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Cultural Imperialism

A Critical Introduction

Author: John Tomlinson

Publisher: A&C Black

ISBN: 9780826450135

Category: Culture

Page: 187

View: 9503

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Sociology in a Changing World

Author: William Kornblum

Publisher: Cengage Learning

ISBN: 1133172857

Category: Social Science

Page: 640

View: 7465

Help your students visualize sociology all around them with William Kornblum's vibrant, visual, and research-based new ninth edition of SOCIOLOGY IN A CHANGING WORLD. Comprehensive and student friendly, SOCIOLOGY IN A CHANGING WORLD presents a thematic approach that emphasizes the reality of social change and its impact on individuals, groups, and societies throughout the world. This unique emphasis on social change--which is visited in the book's features--helps students understand our similarities, our differences, and society as a whole. The text carefully balances contemporary and classic theory and research, with special attention to the works of female and minority social scientists and cross-cultural studies. Kornblum applies all the major perspectives of sociology without giving undue emphasis to any single approach. Additionally, SOCIOLOGY IN A CHANGING WORLD is the chosen text for the Exploring Society: Introduction to Sociology Telecourse from Dallas TeleLearning. Challenging yet accessible, interesting and scholarly, Kornblum's ninth edition helps students think like sociologists long after their college experience. Important Notice: Media content referenced within the product description or the product text may not be available in the ebook version.
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Asian America

Sociological and Interdisciplinary Perspectives

Author: Pawan Dhingra,Robyn Magalit Rodriguez

Publisher: John Wiley & Sons

ISBN: 0745682367

Category: Social Science

Page: 224

View: 1386

Asian Americans are the fastest growing minority population in the country. Moreover, they provide a wonderful lens on the experiences of immigrants and minorities in the United States more generally, both historically and today. In this timely new text, Pawan Dhingra and Robyn Magalit Rodriguez critically examine key sociological topics through the experiences of Asian Americans, including social hierarchies (of race, gender, and sexuality), work, education, family, culture, identity, media, pan-ethnicity, social movements, and politics. With vivid examples and lucid discussion of a broad range of theories, the authors demonstrate the contributions of the discipline of sociology to understanding Asian Americans, and vice versa. In addition, this text takes students beyond the boundaries of the United States to cultivate a comparative and global understanding of the Asian experience, as it has become increasingly transnational and diasporic. Bridging sociology and the growing interdisciplinary field of Asian American studies, and uniquely placing them in dialogue with one another, this engaging text will be welcome in undergraduate and graduate sociology courses such as race and ethnic relations, immigration, and social stratification, as well as on ethnic studies courses more broadly.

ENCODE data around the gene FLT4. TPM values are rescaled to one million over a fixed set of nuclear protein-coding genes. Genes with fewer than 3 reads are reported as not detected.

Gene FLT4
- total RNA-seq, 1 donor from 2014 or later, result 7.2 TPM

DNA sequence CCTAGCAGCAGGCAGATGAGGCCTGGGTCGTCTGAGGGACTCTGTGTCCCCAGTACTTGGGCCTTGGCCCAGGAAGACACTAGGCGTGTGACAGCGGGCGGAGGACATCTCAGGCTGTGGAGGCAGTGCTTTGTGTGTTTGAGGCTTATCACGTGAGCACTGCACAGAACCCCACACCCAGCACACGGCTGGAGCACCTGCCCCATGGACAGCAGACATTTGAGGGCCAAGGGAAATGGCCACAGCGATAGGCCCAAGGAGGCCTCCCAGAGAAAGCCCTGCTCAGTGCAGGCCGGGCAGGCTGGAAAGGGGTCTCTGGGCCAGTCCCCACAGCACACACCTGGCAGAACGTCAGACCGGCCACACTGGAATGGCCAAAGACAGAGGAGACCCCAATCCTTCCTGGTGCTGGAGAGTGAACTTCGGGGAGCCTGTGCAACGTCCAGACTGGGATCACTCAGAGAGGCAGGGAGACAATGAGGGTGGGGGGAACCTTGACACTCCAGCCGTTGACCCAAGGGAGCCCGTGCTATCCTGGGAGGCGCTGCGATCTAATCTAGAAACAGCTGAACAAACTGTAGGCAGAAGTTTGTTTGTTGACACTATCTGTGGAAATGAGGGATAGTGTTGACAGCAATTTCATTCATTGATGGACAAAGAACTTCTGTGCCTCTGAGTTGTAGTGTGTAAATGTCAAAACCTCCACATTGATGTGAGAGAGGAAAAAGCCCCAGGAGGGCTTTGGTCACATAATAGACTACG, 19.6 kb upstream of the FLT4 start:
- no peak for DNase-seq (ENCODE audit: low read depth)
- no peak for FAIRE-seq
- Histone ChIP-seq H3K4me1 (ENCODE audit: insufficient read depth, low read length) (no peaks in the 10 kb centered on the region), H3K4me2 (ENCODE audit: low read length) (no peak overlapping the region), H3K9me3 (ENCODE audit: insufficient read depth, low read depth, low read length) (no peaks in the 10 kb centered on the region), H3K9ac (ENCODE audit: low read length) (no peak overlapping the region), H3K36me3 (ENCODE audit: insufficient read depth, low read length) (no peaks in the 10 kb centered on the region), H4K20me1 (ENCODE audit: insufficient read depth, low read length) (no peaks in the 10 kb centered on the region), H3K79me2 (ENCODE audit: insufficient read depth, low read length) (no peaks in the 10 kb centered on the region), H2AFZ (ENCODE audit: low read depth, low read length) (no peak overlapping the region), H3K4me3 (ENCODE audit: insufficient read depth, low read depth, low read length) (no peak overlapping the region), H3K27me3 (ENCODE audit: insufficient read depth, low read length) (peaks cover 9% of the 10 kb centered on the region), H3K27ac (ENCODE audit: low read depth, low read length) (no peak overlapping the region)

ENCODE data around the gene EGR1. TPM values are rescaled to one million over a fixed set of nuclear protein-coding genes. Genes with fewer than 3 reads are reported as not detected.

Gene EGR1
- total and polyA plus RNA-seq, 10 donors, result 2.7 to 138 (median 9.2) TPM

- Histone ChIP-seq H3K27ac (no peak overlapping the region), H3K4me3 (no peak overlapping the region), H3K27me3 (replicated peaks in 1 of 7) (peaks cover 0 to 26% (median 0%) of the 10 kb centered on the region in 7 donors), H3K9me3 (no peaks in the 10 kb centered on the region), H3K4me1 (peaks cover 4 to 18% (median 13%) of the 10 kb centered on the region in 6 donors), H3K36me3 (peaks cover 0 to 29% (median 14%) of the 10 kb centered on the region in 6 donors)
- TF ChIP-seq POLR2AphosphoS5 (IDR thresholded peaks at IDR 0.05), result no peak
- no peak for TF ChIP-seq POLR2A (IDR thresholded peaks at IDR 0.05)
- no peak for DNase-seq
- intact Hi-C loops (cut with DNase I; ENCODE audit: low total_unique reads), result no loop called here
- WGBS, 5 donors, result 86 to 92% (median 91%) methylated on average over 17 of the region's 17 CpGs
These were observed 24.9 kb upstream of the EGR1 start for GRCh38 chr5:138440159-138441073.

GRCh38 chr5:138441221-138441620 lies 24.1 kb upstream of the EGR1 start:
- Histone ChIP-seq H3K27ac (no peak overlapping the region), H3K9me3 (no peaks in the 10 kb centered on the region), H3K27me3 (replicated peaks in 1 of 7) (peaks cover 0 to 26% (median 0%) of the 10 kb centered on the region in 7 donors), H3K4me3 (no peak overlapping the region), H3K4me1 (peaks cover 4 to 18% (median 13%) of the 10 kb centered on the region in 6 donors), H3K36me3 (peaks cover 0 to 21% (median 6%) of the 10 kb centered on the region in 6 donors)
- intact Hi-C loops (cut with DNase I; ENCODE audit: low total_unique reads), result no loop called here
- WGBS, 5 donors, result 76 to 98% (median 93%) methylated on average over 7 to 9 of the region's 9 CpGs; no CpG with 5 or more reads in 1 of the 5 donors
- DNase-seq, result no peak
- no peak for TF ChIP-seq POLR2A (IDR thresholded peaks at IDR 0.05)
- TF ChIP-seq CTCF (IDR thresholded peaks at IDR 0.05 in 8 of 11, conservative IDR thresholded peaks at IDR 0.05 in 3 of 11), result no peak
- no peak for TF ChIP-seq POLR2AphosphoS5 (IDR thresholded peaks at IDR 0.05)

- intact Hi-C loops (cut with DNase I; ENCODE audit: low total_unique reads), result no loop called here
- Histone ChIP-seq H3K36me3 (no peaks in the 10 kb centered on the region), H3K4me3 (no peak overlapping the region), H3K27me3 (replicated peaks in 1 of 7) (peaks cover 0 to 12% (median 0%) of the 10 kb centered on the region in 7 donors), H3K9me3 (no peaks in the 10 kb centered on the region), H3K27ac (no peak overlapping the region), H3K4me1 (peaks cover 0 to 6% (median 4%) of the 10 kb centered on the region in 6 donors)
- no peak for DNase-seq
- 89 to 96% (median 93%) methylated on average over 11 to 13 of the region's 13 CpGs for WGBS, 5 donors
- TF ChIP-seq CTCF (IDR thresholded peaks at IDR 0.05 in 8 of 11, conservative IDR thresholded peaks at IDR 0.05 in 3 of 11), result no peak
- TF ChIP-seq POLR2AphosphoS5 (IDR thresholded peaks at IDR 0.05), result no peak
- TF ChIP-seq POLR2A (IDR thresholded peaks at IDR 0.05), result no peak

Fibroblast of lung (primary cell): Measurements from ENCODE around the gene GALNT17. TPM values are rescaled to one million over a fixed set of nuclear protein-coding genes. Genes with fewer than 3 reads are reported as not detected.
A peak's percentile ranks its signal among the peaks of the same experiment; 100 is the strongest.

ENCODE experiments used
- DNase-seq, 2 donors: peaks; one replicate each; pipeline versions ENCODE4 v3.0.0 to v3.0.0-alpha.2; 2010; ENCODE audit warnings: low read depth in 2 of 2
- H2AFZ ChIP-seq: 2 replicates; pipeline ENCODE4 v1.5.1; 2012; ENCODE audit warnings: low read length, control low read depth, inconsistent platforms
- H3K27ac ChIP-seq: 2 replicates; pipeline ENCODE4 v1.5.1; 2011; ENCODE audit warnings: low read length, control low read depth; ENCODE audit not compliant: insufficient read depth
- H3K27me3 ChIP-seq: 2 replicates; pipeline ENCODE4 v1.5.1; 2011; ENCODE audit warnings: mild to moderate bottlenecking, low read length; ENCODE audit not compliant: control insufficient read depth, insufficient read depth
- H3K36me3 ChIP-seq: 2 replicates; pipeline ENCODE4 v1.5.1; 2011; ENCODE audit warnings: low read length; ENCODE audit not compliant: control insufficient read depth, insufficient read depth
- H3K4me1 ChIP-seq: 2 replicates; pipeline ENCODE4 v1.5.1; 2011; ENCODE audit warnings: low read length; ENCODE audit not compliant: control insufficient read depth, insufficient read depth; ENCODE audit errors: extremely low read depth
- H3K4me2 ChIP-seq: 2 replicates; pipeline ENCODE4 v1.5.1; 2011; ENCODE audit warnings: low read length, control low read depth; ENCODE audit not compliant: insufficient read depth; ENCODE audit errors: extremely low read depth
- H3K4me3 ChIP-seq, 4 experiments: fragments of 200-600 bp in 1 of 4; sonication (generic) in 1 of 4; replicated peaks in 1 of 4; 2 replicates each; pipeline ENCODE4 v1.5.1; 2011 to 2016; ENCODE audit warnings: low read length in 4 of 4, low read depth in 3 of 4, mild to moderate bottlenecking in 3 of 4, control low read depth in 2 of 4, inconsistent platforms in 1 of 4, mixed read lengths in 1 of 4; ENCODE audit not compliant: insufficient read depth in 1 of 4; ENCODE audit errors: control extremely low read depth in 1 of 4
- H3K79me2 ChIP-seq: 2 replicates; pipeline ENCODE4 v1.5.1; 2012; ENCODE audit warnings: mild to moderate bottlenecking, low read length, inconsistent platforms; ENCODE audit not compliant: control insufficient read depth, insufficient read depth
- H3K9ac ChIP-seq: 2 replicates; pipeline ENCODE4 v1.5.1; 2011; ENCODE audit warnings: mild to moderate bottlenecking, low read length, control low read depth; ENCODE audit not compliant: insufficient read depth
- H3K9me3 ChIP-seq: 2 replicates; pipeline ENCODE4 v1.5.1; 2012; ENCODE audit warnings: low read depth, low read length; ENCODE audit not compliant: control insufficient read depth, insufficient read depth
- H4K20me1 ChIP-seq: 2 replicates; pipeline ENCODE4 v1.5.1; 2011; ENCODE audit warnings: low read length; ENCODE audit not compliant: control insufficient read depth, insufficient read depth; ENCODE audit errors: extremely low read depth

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Subprime Health

Debt and Race in U.S. Medicine

Author: Nadine Ehlers,Leslie R. Hinkson

Publisher: N.A

ISBN: 9781517901493

Category: Medical

Page: 256

View: 4426

From race-based pharmaceutical prescriptions and marketing, to race-targeted medical "hot spotting" and the Affordable Care Act, to stem-cell trial recruitment discourse, Subprime Health is a timely examination of race-based medicine as it intersects with the concept of debt. The contributors to this volume propose that race-based medicine is inextricable from debt in two key senses. They first demonstrate how the financial costs related to race-based medicine disproportionately burden minorities, as well as how monetary debt and race are conditioned by broader relations of power. Second, the contributors investigate how race-based medicine is related to the concept of indebtedness and is often positioned as a way to pay back the debt that the medical establishment--and society at large--owes for the past and present neglect and abuses of many communities of color. By approaching the subject of race-based medicine from an interdisciplinary perspective--critical race studies, science and technology studies, public health, sociology, geography, and law--this volume moves the discussion beyond narrow and familiar debates over racial genomics and suggests fruitful new directions for future research. Contributors: Ruha Benjamin, Princeton U; Catherine Bliss, U of California, San Francisco; Khiara M. Bridges, Boston U; Shiloh Krupar, Georgetown U; Jenna M. Loyd, U of Wisconsin-Milwaukee; Anne Pollock, Georgia Tech.
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Out of Time

The Pleasures and the Perils of Ageing

Author: Lynne Segal

Publisher: Verso Books

ISBN: 1781681953

Category: Literary Criticism

Page: 320

View: 3931

A brave book with a polemical argument on the paradoxes, struggles and advantages of aging. How old am I? Don’t ask, don’t tell. As the baby boomers approach their sixth or seventh decade, they are faced with new challenges and questions of politics and identity. In the footsteps of Simone de Beauvoir, Out of Time looks at many of the issues facing the aged—the war of the generations and baby-boomer bashing, the politics of desire, the diminished situation of the older woman, the space on the left for the presence and resistance of the old, the problems of dealing with loss and mortality, and how to find victory in survival.